Northen part off the Apuseni Mountains – SF 14
Sights - Unguru Mare Cave, Zece Hotare Plateau, Leșu Lake, Drăgan Lake, Rachiţele Waterfall, Cetăţile Rădesei Reservation, Padiş Plateau, Galbenei Gorges, Scărişoara Glaciar, Casa de Piatră, Village Coiba Mică, Cave Coiba, Mare, Cave Fântânele, Lake Someşul, Rece, Gorges Cold Mountain, Tureni Gorges, Turda Salt Mine, Cheile Turzii Gorges, Colţii Trascăului, Piatra Secuiului, Rimetea Village, Colţeşti Citadel, Vălişoarei Gorges, Mănăstirii Gorges
Start/Finish: Aleșd, jud. Bihor/Teiuș, jud. Alba
The soft enduro route no. 14 (SF 14) goes all the way from the town of Aleșd, in the north of the Apuseni Mountains (some 40 kilometers from Oradea), reaches a point 30 kilometers from Cluj-Napoca and ends in Teiuș.
From Aleșd, the route springs towards the village of Vadu Crișului through Astileu, thus by-passing the national road DN 1. The first highlight on this route is represented by the Crișul Repede Gorges, which can only be crossed on foot.
Another spectacular area, which can be accessed on motorcycle, is available for those willing to make a 10,3 kilometer detour, leaving the shore of Crișul Repede. To get there, we must take the secundary road DJ 1081, through the village of Șuncuiuș, and then start on an unpaved road that begins immediately before crossing the railway. Finally, the route takes us back to the left side of the river, where you will see the impressive portal of the Unguru Mare Cave, sight which is available for the public, but has no stable visitation hours.
The route returns to Vadu Crișului, a spot that becomes the beginning of a new route, the one towards the karst plateau called Zece Hotare, which is a breathtakingly beautiful area, perfect both for walking as well as caving. After this village, the route goes through the woods, reaching a plateau with a very specific type of surface karst. The landscape here surprises the visitors with isolated villages on the sides of the hills and with white limestone pavament that come in contrast with the deep green of the pastures.
Towards the southern end of the plateau you can find the descent road, which is an unpaved, winding road. The track takes us to a tarmac road, being flanked on both sides by rocky formations, with the next 60 kilometers leading us first to Beiuș, then to the tourist resort Stâna de Vale. This resort, also called ”Romania’s rain pole”, registers the biggest amounts of precipitation in the entire country. Therefore, we recommend that you bring appropriate gear.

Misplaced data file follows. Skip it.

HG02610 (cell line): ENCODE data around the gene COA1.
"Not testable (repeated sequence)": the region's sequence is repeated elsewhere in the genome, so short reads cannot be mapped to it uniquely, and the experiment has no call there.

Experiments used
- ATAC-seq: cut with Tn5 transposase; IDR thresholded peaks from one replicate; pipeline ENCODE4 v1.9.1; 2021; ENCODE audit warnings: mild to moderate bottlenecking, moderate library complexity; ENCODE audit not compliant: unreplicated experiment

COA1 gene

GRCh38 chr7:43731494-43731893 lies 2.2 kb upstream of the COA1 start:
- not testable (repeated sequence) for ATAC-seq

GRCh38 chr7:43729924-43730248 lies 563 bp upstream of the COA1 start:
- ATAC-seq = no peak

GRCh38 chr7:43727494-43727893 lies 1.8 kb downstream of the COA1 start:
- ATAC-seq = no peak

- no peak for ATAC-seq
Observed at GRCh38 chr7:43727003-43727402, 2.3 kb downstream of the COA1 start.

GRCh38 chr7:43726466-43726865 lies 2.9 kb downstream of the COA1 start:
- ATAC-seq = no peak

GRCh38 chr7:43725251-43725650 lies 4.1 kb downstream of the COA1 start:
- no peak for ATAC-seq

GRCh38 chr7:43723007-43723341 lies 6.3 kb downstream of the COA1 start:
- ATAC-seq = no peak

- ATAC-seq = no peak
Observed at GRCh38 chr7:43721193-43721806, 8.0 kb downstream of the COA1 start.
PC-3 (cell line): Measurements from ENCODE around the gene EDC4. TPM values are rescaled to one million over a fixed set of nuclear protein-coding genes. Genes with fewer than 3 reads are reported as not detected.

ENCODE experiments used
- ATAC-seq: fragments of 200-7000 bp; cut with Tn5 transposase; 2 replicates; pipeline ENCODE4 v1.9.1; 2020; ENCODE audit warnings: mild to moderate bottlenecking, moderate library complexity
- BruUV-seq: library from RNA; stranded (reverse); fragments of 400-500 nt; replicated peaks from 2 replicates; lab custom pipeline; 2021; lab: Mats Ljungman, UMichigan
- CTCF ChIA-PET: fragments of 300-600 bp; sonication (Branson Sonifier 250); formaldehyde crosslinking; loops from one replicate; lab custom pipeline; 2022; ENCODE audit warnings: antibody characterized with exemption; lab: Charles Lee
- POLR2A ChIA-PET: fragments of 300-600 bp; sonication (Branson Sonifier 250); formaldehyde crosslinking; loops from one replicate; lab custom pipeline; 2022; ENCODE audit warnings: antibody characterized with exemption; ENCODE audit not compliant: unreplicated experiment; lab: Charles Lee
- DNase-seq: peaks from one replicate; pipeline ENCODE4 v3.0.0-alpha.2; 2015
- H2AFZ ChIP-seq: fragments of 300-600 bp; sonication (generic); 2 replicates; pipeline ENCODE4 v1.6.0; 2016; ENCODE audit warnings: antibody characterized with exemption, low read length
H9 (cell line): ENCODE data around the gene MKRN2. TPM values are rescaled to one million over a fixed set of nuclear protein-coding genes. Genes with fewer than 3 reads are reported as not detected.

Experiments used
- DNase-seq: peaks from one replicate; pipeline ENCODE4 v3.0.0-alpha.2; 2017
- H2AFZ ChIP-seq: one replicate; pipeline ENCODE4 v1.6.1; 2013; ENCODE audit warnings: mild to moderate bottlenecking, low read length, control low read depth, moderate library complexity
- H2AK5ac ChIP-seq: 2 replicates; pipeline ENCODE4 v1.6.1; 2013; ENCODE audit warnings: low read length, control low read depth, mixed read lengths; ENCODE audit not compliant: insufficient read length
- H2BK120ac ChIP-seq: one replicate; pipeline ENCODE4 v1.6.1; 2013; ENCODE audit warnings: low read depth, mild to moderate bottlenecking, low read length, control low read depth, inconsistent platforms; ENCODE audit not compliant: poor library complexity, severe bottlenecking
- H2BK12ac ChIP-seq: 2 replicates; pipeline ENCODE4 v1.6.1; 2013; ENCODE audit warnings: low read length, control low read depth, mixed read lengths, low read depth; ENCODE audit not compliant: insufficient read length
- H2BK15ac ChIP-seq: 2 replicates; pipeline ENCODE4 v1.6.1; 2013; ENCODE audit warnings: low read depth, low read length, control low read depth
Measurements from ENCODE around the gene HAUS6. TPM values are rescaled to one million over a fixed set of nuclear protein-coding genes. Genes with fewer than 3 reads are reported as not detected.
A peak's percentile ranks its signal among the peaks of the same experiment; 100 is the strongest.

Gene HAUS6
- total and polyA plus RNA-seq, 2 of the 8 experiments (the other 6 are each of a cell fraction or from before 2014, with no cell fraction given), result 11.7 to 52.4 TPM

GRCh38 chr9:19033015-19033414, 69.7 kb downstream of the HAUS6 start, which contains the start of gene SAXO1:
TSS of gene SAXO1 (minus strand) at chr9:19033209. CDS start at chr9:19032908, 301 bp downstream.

Next, the route moves to an unpaved road and changes direction towards north, more specifically towards the Lake Leșu. About 6 kilometers away from the lake’s ”tail”, on the left side of the road, beneath the level of the road that crosses the Iadului Valley, we can see the Iadolina Waterfall. Also, the Saritoarea Ieduţului Waterfall can be found close to here, on an affluent of the valley, at about 9 kilometers from the tail of the lake that we previously mentioned. The tall, dense forest acts like a curtain that preserves the mystery surrounding the lake, the only point of visibility being the dam.
The next sight that this route really highlights is the Dragan lake, also known as Floroiu Lake, which you can reach using the tarmac road. The arch-shaped dam of this lake is the highest one in the Apuseni Mountains, reaching 120 metres. After the dam, the route continues towards the Valea Drăganului village, crossing the Tranișu village on an unpaved road, moving on to Săcuieu Valley, the next destination being the Răchiţele village. From the center of this village you can take the road along the Valea Stanciului Gorges up to the Răchiţele Waterfall (also known as the Vălul Miresei Waterfall – The Veil of the Bride Waterfall).
The route continues on the Someșul Cald valley and slithers through deciduous forests, going all the way up to Doda Pilii. From here, our route follows closely the more and more beautiful valley of the Someșul Cald river. If you go west, from the holiday village Ic Ponor, an unpaved road will take you to the entry point of the Someșul Cald Gorges. Going through the gorges, which have mostly been flooded, you can reach the cave Cetăţile Rădesei. Here you will find the spring of the Someșul Cald river. You can go through the gorges on foot, following a route of approximately 4 hours.
This area represents the eastern „side” of the Padiș Plateau and from here your next stop will be the Padiș Cabin, on the karst plateau. All the details regarding the touristic highlights of this area are presented on page 66. The descent from the plateau follows the secondary road DJ 763, towards Beiuș, and after 18.1 kilometers from the cabin, the road continues on the unpaved path that crosses the Galbenei Gorges. These gorges have been dug by the river Galbena and its spectacular walls can be seen through the trees. The route follows the gorges up to the springs of the river and cross the watershed towards Arieșului Valley. After 13 kilometers through he villages of Poieniţa and Cobleș, the route meets the national road DN 75.
Secondary route towards the Biharia Peak – from the intersection with the national road DN 75, you can climb all the way up to the peak of Mountain Biharia. To get there, you must follow the national road for a distance of 1.5 kilometers, going west, the rest of the route continuing on an unpaved road until reaching its destination.
Coming back to the route, it continues on DN 75 for 8 kilometers, reaching the village Gârda de Sus, the first village from the touristic region Arieșeni-Vârtop, which is located at the base of the Biharia Mountain. A lot of tracks start here, tracks that lead to the caves Gheţarul de la Scărișoara, Poarta lui Ionele, Coiba Mare, Vârtop and from there to the beautiful village called Casa de Piatră.
Secondary route towards Gârda Seacă Valley and the village Casa de Piatră – from the center of the village Gârda de Sus, following the unpaved road on the Gârda Seacă Valley, the route takes you to the impressive village called Casa de Piatră and to the Coiba Mică and Coiba Mare Caves. Both caves are located close to the main road.